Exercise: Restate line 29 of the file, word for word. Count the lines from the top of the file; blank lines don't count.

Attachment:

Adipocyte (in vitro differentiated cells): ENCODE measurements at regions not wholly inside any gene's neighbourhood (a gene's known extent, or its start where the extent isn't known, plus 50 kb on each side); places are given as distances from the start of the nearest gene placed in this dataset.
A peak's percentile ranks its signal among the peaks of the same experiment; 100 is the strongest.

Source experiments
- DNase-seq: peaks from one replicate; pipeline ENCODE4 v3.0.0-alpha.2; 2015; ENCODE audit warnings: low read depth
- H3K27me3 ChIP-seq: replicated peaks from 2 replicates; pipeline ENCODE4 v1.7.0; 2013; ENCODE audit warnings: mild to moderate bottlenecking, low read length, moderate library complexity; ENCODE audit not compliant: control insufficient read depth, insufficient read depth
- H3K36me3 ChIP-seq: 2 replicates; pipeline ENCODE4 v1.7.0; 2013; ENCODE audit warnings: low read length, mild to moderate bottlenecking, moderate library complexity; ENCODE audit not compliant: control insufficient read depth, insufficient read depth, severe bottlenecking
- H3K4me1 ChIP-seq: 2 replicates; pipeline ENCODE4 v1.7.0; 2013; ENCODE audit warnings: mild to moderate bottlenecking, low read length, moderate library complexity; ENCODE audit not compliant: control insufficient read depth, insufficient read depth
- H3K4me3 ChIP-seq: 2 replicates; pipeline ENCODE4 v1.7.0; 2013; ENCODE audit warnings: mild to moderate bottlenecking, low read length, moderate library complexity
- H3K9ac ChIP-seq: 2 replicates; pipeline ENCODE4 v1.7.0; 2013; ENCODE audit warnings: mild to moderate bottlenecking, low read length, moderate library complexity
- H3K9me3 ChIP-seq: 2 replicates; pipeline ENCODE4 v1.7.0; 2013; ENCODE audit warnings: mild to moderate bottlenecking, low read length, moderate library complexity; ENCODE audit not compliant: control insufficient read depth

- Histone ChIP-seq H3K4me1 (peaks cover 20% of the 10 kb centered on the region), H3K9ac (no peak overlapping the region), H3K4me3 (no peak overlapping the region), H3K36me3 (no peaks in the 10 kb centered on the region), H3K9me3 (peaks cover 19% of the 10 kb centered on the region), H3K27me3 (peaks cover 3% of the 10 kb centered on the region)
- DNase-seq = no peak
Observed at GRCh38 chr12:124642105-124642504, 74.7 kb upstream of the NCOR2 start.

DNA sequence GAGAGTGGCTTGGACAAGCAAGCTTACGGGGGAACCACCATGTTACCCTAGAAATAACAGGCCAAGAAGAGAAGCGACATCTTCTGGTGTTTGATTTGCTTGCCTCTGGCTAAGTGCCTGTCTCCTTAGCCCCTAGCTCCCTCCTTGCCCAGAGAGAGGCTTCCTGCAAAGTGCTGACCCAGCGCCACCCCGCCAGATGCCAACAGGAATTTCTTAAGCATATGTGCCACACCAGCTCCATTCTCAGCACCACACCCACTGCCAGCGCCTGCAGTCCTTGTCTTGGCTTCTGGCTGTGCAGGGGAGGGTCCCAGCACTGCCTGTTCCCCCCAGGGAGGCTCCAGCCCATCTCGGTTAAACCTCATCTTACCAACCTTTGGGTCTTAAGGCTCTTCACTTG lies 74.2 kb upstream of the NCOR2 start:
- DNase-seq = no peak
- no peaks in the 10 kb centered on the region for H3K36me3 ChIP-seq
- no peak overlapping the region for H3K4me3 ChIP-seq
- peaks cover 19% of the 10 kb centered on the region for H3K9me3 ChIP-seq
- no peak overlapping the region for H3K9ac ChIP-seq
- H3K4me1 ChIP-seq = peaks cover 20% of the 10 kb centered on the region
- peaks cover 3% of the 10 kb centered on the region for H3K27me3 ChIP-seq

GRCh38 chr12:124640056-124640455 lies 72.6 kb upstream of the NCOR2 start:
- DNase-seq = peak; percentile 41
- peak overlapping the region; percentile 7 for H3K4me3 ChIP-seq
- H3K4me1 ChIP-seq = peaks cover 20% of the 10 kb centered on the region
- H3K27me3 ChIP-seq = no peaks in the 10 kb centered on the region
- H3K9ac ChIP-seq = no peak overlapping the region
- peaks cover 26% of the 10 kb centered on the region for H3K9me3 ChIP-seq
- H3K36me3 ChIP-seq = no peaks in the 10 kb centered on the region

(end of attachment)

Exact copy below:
- H3K36me3 ChIP-seq = no peaks in the 10 kb centered on the region